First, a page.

To underscore the importance of the therapeutic relationship in quality Dietetic work I would like to share with you a message I received from Joanne Ikeda:
'I very much appreciate Issue 3 of your newsletter. For over 20 years, I taught nutrition education and counseling to dietetics majors at the University of California, Berkeley. The very first thing I taught my students was the importance of establishing an effective helping relationship with clients. I am glad to see this reinforced in your newsletter.'
Joanne Ikeda, MA, RD, Nutritionist Emeritus, University of California, Berkeley
In this Issue of Practice Pavestones I am going to be focusing in on one of the core attributes underpinning the formation of this effective helping relationship - Empathy. How does empathy play a role in practicing effective Dietetic counselling? Let's to start this exploration by considering a recent real life scenario:
Dietitian: 'Mary, I'm wondering as we near the end of your session today how it was for you to share with me the story of your ups and downs with eating so far?'
Mary: 'It was good -...'
Dietitian: ..(gently) ......'Good?'
Mary: 'Yeah you really understood where I was coming from. I think you can help me'
What Mary is really saying here is that the experience of being understood left her feeling that she could be helped.
This is the power of empathy in a nutshell. It enables a connection which sits in direct contrast to the sense of isolation that comes with a difficult problem. It is this isolation that often drives despair, shame and entrenchment of behaviours. With empathy, it is in our power to give our clients a new experience of relating to their problems. Can you hear the subtle motivational edge in Mary's observation above? If this idea interests you, you are welcome to download the full issue....
There are so many counselling modalities offered to Allied Health Practitioners to assist in helping their clients: ACT, CBT-E, MI...to name a few. Recently I was asked by a colleague which counselling modality was the 'best one to start with' for Dietitians. My short answer to this question is Motivational Interviewing (MI)- a great starting place for health professionals working in behaviour change. For a more comprehensive response there are some really important issues to consider beyond choosing a 'best fit' modality. Knowing where to start can be confusing and a tad overwhelming!
With the risk of actually adding to the confusion I am going to be quite challenging and say – take great care with how you begin with any of the modalities above! Let me share more…….
Thanks for all of your great feedback from Issue 1 of Practice Pavestones. Following on from this issue I had a number of readers ask a very similar question regarding how to remain client centered whilst also providing advice. This is such a great question I thought I would feature this in Issue 2.
To start, let's imagine this (real life) scenario.
A client Mary, is nearing the end of her session with her Dietitian. The Dietitian enquires as they are winding up:
‘Mary, I’m wondering what stood out for you today in our discussion? What felt helpful to you?’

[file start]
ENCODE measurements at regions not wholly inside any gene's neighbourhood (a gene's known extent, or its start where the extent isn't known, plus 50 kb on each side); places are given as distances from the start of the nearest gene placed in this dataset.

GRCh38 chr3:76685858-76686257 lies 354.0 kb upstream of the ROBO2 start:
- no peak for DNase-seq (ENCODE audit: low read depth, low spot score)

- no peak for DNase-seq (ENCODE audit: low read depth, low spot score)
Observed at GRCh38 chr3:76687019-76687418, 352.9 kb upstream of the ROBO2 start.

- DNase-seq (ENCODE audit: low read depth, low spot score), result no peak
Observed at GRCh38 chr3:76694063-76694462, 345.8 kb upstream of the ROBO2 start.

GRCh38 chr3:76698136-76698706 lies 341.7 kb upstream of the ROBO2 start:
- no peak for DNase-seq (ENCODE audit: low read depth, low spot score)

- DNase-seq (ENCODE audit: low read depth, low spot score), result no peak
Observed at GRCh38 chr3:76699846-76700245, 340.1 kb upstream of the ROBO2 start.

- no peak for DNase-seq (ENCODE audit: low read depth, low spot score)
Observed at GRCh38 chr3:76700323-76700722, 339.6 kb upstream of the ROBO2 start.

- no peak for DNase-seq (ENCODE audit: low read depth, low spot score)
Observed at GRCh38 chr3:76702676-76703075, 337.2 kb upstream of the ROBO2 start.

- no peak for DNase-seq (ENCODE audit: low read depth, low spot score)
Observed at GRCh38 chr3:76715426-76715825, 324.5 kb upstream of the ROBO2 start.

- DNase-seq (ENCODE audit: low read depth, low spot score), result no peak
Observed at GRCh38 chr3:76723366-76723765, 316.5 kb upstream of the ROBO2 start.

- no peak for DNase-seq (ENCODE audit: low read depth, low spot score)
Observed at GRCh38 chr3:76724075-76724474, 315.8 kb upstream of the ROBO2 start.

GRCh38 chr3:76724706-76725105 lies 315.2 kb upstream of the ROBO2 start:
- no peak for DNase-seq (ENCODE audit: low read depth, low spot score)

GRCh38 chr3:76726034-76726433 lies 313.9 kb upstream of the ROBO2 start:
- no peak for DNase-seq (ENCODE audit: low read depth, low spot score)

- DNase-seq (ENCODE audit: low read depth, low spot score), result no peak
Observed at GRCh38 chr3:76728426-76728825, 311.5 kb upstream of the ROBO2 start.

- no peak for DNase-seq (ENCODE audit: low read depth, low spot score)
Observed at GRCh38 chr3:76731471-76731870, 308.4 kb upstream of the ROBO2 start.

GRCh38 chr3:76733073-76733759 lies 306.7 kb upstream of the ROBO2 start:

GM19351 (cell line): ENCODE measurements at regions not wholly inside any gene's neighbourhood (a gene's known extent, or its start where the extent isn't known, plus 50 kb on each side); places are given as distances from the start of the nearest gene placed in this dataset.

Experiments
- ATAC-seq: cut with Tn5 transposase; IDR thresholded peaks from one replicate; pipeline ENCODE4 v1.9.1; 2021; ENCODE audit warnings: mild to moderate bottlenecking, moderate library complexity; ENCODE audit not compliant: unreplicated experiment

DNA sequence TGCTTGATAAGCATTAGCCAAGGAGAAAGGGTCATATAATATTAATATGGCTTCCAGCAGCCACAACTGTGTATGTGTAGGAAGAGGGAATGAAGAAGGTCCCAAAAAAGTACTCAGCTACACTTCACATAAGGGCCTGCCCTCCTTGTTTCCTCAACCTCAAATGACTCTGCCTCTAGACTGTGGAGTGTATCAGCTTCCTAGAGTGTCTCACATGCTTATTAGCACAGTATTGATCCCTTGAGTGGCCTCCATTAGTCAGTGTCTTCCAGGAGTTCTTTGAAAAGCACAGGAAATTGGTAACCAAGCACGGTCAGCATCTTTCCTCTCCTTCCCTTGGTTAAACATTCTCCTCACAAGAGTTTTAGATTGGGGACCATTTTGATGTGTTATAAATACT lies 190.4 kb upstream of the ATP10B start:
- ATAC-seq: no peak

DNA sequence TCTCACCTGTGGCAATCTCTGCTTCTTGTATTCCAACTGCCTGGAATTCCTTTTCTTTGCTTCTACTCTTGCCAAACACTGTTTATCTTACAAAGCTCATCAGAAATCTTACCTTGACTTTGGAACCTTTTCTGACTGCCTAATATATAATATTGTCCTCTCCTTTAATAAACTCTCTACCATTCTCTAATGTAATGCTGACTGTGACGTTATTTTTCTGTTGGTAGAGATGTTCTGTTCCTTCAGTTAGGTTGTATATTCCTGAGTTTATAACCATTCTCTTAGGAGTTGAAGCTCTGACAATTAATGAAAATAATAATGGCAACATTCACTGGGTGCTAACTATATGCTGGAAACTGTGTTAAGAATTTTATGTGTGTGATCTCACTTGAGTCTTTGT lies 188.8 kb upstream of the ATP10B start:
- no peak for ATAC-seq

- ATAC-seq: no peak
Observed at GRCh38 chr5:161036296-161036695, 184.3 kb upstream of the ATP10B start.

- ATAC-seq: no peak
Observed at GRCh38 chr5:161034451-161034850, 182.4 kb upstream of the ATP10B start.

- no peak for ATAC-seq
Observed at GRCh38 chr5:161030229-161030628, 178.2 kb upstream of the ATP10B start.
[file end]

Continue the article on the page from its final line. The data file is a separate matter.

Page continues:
Mary reflects, takes a minute and responds
'You listened to me and you didn't’ tell me what to do, it is such a relief!’
The client goes on to describe a couple of ideas she has taken from session she would like to work on or pay attention to.
How was this achieved without leaving the client feeling advised? Given the Dietitian is traditionally there to give advice and probably did during various stages of the session - how are we to understand this comment? What is going on!?
Giving advice can be a vital part of being helpful but depending on HOW we do it we can run the risk of disempowering our client or rupturing our working alliance. If you are called upon to advise in your work with clients ………you are encouraged to read on!
I was listening to a webinar by Dr Ellen Glovsky RD recently and I had to laugh out loud when she said:
‘After 20 years of practice…I began to notice that almost NO ONE who I had asked to make changes to their diet over the 20 years I had been working had actually made those changes that I had recommended!’
I laughed heartily, not at Ellen but at the stark bold truth in what she was saying. It was spot on. Ellen goes on to comment on how discouraging it is to be well intentioned, highly educated and hard working and not be able to make a lasting difference to people’s well being. I’m with you Ellen!
As APD’s (and many other health professionals) we are diligently trained in the medical model. Of course this has great merit in imparting the importance of scientific rigour and knowledgeable expertise. For those of us working in the area of nutritional science, the medical model is an important paradigm.
For those of us working in helping people with eating behaviours (most of us out there) the medical model gives us a square peg for a round hole! It can be a profound impediment to helping people.
In this issue I will be exploring some of the core ideas that discriminate the client centered model from the medical model in which most of us work and were trained. How does the client centered model offer us leverage to be effective and also help us enjoy our job more? Download to read more...